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lost my appetite," said he, in great alarm. “All the better," was the blunt reply; "you'll be sure to die if you recover it."

Another celebrated practitioner, when dealing with sham invalids, used invariably to prescribe a dose of common salt. The nature of what he called a sovereign remedy for every complaint under heaven, he concealed by calling it by its scientific name. "My dear madam," he would say, "all you have to do is to ask your chemist to make up this prescription, which merely contains muriate of soda, and dissolve one half-teaspoonful in a quart of rain-water, and take a teaspoonful twice a day."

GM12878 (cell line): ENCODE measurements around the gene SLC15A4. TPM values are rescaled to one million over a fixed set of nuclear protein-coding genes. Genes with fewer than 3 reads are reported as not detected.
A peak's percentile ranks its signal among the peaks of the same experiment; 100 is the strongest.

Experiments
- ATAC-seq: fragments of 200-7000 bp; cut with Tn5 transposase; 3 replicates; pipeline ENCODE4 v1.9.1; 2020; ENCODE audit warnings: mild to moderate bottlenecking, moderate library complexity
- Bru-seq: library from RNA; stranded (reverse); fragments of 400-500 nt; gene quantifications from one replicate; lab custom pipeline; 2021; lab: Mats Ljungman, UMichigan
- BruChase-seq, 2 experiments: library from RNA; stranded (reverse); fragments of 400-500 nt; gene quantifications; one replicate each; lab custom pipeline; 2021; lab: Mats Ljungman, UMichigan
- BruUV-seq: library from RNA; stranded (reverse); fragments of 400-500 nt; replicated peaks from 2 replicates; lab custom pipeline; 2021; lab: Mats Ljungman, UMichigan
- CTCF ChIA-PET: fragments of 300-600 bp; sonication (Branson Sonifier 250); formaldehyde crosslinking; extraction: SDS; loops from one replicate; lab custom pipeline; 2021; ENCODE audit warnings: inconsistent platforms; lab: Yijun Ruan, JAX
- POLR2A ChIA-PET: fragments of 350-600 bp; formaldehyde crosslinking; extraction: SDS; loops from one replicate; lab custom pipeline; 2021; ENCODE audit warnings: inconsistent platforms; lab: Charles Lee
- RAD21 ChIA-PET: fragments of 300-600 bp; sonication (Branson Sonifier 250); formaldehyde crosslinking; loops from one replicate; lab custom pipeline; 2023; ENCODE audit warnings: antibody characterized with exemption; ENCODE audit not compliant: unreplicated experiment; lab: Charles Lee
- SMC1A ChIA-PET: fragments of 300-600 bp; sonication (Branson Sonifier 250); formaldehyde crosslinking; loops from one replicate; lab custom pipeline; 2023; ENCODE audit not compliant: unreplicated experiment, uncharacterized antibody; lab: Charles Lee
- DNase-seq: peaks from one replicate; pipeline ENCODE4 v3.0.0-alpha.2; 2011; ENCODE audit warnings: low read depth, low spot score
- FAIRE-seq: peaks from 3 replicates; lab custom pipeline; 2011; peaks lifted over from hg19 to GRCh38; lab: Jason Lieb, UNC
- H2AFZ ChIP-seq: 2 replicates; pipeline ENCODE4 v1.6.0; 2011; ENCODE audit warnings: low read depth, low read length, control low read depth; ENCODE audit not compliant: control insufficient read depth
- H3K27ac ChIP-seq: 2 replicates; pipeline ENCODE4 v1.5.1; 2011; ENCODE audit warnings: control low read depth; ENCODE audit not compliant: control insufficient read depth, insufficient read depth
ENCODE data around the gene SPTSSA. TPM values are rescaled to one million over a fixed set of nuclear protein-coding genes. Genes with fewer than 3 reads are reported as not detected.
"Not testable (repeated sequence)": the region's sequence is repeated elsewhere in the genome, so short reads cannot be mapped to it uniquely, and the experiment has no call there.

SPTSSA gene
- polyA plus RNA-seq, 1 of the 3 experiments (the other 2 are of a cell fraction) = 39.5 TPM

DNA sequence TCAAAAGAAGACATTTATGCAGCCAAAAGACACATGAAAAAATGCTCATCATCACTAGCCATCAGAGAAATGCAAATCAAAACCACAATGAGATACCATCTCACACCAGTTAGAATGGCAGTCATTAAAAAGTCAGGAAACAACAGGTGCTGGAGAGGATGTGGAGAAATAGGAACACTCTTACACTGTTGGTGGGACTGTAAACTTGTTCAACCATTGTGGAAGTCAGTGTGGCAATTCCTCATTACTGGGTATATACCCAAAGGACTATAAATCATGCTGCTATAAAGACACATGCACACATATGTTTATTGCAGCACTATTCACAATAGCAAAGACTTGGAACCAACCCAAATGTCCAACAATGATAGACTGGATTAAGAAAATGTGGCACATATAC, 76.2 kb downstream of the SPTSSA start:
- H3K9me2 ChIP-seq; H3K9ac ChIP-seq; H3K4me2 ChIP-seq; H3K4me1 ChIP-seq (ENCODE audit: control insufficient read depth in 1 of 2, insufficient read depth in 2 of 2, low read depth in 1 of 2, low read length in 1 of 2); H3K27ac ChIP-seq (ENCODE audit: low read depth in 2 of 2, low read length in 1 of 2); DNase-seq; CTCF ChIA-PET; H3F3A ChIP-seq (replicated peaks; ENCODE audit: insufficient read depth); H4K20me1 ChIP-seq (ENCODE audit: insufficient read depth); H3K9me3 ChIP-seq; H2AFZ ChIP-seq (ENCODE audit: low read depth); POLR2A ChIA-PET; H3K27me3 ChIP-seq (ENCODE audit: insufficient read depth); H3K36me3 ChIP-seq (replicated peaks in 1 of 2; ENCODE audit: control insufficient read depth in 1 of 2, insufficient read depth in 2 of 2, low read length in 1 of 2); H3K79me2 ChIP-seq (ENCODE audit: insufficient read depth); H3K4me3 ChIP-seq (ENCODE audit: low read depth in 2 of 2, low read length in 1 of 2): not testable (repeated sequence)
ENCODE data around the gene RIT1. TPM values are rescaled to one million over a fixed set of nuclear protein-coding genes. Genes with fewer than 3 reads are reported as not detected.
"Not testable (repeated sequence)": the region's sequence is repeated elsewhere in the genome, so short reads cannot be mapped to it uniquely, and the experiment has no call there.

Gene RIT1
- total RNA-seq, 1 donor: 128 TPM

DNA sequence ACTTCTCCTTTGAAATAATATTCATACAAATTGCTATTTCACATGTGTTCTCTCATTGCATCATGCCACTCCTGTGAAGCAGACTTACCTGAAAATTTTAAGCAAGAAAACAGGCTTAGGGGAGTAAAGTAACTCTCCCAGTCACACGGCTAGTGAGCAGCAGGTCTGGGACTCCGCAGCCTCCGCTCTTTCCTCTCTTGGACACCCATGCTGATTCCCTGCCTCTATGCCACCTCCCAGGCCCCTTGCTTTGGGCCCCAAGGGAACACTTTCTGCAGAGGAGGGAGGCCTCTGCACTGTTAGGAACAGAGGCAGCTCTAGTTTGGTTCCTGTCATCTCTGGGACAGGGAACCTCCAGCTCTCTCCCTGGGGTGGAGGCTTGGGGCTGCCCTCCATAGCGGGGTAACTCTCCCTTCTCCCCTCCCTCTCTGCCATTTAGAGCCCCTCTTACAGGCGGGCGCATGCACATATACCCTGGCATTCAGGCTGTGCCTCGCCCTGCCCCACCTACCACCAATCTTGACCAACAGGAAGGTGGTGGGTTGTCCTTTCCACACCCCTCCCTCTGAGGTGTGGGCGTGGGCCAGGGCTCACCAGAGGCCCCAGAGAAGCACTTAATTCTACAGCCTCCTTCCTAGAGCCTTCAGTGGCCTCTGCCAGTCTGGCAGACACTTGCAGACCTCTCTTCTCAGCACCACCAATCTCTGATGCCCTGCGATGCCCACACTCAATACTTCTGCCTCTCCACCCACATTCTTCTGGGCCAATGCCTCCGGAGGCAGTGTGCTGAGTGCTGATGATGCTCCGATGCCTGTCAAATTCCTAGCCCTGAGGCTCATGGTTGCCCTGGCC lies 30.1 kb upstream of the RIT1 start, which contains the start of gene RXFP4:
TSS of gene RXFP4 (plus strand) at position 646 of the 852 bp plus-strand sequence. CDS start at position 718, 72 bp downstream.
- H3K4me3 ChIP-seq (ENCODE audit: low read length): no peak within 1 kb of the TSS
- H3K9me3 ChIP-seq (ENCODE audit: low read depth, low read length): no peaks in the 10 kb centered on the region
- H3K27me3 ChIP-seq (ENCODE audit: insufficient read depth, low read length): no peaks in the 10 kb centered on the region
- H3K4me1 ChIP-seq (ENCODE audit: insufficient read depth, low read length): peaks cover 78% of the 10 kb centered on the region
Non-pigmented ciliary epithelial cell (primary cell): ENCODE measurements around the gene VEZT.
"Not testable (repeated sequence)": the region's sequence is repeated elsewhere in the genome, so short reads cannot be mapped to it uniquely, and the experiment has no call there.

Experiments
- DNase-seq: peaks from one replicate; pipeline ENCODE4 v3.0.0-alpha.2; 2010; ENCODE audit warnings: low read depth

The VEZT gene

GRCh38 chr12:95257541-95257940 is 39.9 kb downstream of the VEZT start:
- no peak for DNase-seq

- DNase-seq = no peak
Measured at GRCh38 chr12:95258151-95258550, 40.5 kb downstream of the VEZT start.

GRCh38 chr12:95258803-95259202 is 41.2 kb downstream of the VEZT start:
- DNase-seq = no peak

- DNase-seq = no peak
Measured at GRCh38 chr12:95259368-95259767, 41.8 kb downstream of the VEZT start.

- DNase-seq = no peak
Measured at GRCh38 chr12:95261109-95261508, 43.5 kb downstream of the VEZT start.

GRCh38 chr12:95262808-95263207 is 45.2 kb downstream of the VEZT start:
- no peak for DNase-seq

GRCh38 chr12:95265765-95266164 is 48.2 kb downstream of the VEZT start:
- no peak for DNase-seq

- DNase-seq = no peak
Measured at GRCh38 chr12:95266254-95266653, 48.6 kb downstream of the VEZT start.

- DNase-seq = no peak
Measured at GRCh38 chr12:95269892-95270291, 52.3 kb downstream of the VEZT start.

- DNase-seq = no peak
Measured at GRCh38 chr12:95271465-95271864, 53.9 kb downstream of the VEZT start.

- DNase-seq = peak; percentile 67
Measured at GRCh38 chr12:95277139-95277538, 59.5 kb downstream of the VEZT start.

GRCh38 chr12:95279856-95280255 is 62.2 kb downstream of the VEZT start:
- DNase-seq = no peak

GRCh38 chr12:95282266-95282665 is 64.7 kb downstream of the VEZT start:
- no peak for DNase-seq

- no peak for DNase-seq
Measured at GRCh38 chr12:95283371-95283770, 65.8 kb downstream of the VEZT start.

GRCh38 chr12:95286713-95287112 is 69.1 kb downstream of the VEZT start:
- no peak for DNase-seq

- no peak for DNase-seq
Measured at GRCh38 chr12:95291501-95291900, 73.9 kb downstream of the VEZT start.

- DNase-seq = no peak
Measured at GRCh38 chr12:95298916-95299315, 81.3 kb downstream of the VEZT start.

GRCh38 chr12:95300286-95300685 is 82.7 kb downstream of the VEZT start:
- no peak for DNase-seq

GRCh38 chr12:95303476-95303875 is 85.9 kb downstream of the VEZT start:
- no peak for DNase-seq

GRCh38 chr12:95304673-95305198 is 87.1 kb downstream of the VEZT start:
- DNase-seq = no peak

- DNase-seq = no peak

The lady followed the advice thus given, and, strange to say, after a few doses was entirely cured of her ailments, and recommended it to others as a Who can doubt the

specific in all similar cases.

power of the imagination.

Leisure is time for doing something useful; this leisure the diligent individual obtains, the lazy one never. A life of leisure and a life of laziness are two different things.

Making allowance, however, for the general increase of wealth, the well-to-do people of to-day are, I think, little if any worse than their predecessors. In any case many of the denunciations hurled at them are too severe.

Modern society, as we all know, is constantly being attacked for its frivolity, its heartlessness, and its indifference as regards morals, which are un